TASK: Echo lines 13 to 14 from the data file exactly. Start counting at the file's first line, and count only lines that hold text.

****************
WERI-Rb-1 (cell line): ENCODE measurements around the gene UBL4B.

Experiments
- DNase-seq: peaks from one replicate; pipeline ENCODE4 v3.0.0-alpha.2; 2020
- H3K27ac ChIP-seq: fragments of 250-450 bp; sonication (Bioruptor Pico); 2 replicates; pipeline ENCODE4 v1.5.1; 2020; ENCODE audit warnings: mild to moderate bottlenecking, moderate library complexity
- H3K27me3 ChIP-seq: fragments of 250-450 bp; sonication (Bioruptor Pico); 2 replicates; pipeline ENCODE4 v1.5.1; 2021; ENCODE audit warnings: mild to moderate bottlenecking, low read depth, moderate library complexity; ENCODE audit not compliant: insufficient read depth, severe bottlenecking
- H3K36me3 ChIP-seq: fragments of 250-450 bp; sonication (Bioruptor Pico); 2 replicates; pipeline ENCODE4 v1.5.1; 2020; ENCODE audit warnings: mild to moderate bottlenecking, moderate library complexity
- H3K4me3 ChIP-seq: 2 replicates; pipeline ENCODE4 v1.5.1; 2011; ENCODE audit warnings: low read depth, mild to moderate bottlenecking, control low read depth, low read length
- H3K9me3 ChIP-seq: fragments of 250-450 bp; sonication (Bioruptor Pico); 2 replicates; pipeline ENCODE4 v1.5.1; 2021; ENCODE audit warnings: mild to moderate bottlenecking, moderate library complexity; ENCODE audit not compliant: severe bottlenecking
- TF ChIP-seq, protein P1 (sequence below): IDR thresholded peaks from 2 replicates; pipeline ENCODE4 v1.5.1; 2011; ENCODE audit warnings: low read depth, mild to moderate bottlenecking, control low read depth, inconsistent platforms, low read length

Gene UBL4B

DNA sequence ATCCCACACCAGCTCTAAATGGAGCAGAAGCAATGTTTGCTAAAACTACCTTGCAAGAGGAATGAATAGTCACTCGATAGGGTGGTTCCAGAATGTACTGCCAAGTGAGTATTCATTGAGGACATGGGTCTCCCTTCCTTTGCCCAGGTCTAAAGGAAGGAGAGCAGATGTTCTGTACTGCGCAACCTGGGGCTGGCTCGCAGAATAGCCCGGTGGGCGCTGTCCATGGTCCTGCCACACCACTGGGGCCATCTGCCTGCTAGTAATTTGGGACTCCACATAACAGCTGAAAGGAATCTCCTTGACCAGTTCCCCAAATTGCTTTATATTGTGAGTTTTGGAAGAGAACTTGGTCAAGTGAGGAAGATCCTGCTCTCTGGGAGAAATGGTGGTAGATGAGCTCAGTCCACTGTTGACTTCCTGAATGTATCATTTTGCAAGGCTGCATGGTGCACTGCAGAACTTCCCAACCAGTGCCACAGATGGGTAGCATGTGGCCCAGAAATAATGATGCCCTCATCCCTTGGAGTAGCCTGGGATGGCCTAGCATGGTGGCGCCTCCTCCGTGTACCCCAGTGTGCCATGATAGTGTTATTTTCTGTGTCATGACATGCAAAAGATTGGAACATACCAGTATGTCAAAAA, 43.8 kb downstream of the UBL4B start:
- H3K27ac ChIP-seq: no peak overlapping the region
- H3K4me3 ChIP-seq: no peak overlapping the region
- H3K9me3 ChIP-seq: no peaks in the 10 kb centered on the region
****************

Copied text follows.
- H3K4me3 ChIP-seq: no peak overlapping the region
- H3K9me3 ChIP-seq: no peaks in the 10 kb centered on the region